For reasons already mentioned, participatory workshops are deliberately and decidedly ‘low tech’ affairs, with paper, pens and Post-it Notes far more likely to feature than mice, monitors or other machines. But this doesn’t mean to say that technology doesn’t have a potential role to play.
Many of the exercises described can be replicated in a technological environment using various collaborative tools. We do not suggest this as a replacement for a face-to-face workshop which benefits from all the advantages of personal interaction and communication that technology cannot hope to match; but it can make a very useful addition to it by extending the scope of those involved far beyond those you can accommodate in a workshop.
So once you’ve completed your workshop and those present have shared and shortlisted their ideas why not use technology to gather the opinions of a broader group of people? Perhaps others in the departments or areas who will be affected by the changes proposed, or who may have a role to play in affecting the change?
It need not be an equal say to those who participated, after all they will not have been exposed to all of the discussion and debate which led up to the final decisions, but they can still play a useful role in challenging any assumptions made, pointing out obvious but overlooked flaws from new perspectives or just ratifying or finessing the decisions made.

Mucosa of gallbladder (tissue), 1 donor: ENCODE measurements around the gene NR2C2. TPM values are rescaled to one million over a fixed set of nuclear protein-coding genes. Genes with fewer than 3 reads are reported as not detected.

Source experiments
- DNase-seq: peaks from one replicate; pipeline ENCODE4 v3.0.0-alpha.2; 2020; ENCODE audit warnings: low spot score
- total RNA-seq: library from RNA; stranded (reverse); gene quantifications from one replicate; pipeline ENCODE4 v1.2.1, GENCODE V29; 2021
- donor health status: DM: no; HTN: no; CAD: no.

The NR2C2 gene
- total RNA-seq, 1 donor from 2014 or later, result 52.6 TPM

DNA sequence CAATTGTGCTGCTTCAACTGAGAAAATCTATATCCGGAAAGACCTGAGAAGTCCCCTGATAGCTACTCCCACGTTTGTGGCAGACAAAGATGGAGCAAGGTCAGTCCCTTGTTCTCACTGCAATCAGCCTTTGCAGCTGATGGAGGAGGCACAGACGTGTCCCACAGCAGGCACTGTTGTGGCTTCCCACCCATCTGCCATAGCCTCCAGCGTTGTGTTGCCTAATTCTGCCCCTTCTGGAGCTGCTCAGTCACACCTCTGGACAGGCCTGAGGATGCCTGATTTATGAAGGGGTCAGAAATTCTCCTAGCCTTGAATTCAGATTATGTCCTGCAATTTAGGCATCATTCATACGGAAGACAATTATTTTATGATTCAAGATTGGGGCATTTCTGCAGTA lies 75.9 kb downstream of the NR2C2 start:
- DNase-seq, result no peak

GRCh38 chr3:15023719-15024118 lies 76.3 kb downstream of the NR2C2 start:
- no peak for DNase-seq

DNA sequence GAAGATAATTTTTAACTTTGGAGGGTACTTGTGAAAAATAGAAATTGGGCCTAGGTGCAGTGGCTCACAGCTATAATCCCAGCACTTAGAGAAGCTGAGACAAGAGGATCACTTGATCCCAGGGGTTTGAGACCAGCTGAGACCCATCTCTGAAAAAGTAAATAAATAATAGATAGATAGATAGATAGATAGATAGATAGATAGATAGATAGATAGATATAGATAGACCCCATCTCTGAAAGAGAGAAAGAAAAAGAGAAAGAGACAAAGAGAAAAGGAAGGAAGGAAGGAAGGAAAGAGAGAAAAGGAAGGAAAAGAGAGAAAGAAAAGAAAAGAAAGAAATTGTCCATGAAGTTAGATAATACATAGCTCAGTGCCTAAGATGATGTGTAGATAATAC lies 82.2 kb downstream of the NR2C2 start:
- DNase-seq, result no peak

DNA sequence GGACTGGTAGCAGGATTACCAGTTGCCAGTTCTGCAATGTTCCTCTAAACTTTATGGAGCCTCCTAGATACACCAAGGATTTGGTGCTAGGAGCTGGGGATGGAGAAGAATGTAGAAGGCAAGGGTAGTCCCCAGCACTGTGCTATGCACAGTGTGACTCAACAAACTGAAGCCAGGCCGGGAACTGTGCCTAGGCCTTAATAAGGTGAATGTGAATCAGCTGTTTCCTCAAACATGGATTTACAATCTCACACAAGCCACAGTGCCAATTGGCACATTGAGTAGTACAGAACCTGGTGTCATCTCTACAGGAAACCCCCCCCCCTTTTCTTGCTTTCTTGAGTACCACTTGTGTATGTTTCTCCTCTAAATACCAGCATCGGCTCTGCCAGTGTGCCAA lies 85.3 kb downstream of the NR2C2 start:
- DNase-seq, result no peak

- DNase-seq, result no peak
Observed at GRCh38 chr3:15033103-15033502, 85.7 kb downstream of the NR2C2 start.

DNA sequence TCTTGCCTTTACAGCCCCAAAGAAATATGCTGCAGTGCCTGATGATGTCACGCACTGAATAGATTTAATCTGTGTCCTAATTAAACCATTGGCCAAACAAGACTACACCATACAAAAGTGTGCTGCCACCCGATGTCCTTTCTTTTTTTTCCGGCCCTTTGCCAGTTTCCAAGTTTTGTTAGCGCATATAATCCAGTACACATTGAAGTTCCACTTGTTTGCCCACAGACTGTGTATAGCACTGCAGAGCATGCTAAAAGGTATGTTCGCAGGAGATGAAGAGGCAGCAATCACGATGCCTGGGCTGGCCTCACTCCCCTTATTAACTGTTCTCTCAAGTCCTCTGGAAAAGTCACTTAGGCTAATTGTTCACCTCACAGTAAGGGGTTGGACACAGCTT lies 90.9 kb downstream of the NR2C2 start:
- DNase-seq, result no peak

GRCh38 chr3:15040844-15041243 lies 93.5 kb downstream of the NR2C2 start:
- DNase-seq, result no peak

Here are some examples of how we have used technology to carry on the conversation and add further weight to workshop findings:
Blogs are great for spreading word about a workshop and its outcomes. Their informal style and the ability to easily insert images and links to other sources all add to their suitability. People can, of course, leave comments on what they have read but it’s probably fair to say that a blog post is better for dissemination than collaboration.
Here are a couple of examples of blog posts based on participatory events we have run…
Wikis excel at facilitating collaboration, especially where teams are geographically dispersed. There’s no reason why the contents of a graffiti wall or H-Form exercise conducted in a workshop can’t then be replicated within a wiki for others to comment on or add to, for example. Other online collaborative tools such as GoogleDocs can be used in the same way.
Why not extend the remit of any ‘bean counting’ exercise you carry out by using one of the many free online survey services to allow others within the institution to vote on preferred options?